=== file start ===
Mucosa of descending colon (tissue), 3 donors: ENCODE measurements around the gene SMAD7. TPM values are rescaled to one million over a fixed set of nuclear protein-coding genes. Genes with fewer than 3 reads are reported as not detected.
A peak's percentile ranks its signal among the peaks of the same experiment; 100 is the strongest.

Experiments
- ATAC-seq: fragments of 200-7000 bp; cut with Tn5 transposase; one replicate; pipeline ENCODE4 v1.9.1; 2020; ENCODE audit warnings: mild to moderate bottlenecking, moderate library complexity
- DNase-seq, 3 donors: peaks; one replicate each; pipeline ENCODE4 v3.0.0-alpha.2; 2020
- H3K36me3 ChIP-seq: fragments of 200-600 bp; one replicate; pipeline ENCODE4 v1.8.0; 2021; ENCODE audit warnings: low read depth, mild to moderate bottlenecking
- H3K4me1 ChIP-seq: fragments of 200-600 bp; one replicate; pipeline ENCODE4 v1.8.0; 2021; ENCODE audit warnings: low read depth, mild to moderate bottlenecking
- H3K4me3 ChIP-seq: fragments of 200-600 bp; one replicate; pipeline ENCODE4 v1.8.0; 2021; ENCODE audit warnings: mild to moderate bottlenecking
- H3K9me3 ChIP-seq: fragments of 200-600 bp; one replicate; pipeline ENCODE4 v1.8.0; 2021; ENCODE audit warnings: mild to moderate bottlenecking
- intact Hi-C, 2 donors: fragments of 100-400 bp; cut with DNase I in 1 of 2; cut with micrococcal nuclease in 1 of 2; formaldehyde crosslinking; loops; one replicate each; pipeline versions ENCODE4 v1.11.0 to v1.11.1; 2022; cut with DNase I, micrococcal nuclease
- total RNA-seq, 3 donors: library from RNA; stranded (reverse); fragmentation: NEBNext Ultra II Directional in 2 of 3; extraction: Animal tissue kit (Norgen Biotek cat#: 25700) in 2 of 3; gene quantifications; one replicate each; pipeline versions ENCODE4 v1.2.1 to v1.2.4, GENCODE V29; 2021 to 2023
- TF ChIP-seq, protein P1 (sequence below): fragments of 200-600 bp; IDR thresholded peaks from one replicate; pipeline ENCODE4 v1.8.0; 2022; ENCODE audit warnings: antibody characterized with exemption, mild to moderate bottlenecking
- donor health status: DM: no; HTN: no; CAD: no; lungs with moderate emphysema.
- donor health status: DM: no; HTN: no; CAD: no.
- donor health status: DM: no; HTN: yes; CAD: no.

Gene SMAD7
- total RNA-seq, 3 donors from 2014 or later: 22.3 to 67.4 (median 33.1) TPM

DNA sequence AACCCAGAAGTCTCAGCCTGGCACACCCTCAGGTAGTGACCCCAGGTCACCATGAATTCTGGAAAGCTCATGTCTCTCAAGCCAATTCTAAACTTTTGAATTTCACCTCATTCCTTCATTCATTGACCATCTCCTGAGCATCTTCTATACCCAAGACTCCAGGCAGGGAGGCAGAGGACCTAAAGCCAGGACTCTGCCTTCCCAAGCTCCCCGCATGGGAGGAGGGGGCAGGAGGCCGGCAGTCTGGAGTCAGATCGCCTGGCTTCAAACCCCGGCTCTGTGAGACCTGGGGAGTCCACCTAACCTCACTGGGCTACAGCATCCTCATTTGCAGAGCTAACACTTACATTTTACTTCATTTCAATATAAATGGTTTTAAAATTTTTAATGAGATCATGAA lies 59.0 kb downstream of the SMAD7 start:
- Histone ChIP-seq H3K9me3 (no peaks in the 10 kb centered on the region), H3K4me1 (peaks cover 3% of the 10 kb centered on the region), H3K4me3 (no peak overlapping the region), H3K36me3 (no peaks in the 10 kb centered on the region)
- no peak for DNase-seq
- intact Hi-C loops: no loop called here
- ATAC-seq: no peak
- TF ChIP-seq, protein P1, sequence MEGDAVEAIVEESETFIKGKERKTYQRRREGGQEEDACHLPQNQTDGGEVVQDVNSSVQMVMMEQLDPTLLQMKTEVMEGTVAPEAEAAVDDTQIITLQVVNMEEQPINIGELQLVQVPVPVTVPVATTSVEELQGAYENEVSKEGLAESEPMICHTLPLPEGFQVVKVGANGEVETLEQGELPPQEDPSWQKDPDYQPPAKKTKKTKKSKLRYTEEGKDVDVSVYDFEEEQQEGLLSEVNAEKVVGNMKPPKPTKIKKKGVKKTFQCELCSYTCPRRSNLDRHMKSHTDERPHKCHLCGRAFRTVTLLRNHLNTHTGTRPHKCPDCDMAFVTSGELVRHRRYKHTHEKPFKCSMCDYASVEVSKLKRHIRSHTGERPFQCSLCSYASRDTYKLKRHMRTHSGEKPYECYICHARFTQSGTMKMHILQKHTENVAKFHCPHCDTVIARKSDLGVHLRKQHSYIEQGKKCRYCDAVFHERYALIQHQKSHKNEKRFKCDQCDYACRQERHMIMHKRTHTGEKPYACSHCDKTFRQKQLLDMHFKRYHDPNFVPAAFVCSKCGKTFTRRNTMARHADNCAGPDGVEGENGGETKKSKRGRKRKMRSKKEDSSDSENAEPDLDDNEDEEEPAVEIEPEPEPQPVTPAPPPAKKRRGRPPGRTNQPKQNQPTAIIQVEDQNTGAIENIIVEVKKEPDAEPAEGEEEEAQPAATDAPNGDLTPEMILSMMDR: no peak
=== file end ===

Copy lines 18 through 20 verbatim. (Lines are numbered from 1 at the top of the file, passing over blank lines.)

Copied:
DNA sequence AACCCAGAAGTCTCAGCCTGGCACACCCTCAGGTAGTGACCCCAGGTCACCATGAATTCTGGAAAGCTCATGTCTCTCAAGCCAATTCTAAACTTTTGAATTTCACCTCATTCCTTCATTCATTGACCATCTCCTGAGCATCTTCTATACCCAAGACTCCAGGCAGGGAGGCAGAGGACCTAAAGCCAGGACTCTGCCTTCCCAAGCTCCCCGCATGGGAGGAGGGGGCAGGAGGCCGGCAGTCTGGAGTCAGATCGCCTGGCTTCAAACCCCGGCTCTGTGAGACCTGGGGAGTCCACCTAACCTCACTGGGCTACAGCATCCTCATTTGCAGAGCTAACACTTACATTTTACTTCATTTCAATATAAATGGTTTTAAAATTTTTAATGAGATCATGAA lies 59.0 kb downstream of the SMAD7 start:
- Histone ChIP-seq H3K9me3 (no peaks in the 10 kb centered on the region), H3K4me1 (peaks cover 3% of the 10 kb centered on the region), H3K4me3 (no peak overlapping the region), H3K36me3 (no peaks in the 10 kb centered on the region)
- no peak for DNase-seq